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Youtube stores whatever you upload and transcodes to other formats using their own versions of multiple compression formats including h.264 and webm. All transcodes go from the same original file that you upload and are stored after transcoding. Youtube may change the options used from time to time and save new encodes of the video. Encodes are generally ...


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My guess, what you are seeing is most likely the result of the better color detection and processing with the sensor and image data and the better depth of field provided by a high quality professional lens. There is far, FAR more to image quality than simple resolution. The color accuracy of the sensor, the dynamic range, shadow detail, vibrancy and ...


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Well you CAN make rough assumptions. For a live action film a bit-rate of 3-8 Mbit/s is very advisable at 1080p. At 3Mbit/s you will very likely have noticable artifacts, thats usually an advisable bitrate for 720p video. A file at SD resolution 480p/567p that is around 4GB in size you probably deal with a DVD that wasn't trans-coded for archiving. Which is ...


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I would go with either jing ( http://www.techsmith.com/jing.html ) free or Camtasia ( http://www.techsmith.com/camtasia.html ) both from Techsmith. Camtasia allow you to zoom in on part of the screen after recording but before rendering. This basically solves your problem and is great when you need to create video to a resolution that is less than the ...


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There is no concrete answer to this. It depends entirely on the content of the video. Video compression effectively looks for patterns in video. If lots of patterns can be found, then high compression can be achieved with high resolution and low but rate. If the video is hard to find patterns though, then high compression results in altering the video to ...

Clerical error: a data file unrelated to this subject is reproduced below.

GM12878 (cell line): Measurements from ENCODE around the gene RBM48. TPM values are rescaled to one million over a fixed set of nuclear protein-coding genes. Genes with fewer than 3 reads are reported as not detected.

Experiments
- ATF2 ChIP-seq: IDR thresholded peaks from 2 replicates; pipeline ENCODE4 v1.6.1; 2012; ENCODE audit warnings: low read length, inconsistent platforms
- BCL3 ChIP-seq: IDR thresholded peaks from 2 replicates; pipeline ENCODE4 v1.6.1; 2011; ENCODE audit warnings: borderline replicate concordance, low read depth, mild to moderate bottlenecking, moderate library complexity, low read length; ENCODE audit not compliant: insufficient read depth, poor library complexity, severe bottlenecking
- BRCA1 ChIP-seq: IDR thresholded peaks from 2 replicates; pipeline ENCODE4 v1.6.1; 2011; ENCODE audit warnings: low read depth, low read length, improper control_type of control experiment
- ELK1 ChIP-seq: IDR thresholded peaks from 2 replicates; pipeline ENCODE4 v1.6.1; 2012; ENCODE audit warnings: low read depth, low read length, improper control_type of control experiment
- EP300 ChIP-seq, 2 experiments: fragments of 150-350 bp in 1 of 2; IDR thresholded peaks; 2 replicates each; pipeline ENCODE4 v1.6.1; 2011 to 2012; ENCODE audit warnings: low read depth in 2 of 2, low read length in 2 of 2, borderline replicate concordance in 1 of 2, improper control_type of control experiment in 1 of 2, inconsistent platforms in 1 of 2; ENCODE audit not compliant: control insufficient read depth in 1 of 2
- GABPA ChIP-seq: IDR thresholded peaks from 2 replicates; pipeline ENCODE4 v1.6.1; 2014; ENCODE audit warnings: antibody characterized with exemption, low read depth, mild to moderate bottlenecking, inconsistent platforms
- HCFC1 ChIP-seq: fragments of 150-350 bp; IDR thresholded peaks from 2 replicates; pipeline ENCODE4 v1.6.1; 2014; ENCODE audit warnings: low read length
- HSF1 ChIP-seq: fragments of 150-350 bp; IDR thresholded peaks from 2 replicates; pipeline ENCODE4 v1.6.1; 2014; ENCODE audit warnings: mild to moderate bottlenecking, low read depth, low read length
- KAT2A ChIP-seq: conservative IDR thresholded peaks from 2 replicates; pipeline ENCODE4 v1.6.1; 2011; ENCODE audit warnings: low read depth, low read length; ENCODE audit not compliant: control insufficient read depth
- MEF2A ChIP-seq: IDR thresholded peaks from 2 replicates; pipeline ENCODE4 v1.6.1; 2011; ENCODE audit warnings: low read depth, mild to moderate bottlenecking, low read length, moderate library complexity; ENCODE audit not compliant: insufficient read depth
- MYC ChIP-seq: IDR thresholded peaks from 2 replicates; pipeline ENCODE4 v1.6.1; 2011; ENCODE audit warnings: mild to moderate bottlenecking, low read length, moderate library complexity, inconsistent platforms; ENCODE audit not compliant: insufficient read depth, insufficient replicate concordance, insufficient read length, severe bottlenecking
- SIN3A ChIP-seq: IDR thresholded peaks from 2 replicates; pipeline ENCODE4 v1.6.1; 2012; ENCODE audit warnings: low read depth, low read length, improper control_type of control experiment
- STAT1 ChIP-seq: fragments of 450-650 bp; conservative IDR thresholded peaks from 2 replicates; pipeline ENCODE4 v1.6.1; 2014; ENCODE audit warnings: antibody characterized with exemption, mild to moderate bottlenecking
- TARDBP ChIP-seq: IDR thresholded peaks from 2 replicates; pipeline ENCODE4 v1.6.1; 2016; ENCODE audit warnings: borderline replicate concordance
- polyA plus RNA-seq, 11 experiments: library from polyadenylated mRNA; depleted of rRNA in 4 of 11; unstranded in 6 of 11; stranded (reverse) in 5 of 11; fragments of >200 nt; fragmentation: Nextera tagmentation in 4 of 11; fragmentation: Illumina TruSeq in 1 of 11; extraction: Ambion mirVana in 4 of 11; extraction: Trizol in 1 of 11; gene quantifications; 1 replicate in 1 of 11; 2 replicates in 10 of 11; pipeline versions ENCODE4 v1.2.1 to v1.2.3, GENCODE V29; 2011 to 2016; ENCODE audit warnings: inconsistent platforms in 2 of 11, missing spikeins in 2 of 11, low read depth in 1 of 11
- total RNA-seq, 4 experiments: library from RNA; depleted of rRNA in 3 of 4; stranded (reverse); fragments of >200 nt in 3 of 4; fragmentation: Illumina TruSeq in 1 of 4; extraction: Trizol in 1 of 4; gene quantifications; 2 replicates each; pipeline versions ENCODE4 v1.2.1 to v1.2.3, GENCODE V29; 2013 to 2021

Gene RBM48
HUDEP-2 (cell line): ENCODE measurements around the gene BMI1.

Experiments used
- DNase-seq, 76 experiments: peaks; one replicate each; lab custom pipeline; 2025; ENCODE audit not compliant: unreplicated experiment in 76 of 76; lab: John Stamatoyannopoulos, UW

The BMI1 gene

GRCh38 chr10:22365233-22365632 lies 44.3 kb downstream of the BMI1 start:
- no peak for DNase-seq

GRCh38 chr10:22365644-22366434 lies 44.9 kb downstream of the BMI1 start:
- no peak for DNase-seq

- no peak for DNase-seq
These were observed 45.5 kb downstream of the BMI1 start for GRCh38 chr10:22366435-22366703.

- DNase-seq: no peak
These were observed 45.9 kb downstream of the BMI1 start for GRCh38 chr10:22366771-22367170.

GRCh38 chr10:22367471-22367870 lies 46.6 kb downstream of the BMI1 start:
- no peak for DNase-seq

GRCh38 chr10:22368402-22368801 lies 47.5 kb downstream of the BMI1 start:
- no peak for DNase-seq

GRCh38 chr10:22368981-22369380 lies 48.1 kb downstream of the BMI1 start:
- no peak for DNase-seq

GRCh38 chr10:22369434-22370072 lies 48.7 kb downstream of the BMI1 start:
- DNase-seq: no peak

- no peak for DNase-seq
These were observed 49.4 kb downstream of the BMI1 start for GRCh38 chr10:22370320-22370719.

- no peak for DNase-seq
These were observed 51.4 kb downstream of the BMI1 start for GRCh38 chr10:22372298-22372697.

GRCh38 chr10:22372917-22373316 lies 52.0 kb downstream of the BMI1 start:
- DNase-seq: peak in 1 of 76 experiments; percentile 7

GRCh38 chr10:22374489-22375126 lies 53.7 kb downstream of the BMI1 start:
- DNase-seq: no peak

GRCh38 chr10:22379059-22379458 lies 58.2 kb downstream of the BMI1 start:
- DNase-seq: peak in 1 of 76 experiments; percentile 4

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That's very strange. Normally, video files with higher resolutions have a bigger file size. That is, if the videos have approximately the same duration? If they do, the only possibly explanation are very strange bitrates, which might cause this. Even so, I would go with the 1080p file, since a high bitrate doesn't really result in better quality for 480p ...


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CamStudio is a well-known free screen capture software. I used it, but didn't like it. Movavi suite has screen capture and video editing features, but it's not free. To get best results, you should use quality screen capture codec, not resize your source videos, use good video converter or editing software. Adobe Premiere Pro is a professional video editor ...


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In order to get a near the high quality you require, you would have to use quite a high bit rate. Unfortunately the number of pixels that the video decodes to and the actual effective resolution of a video are not the same thing. Modern video compression will make the most effective use of the data rate you set the video to use, but the more you ...



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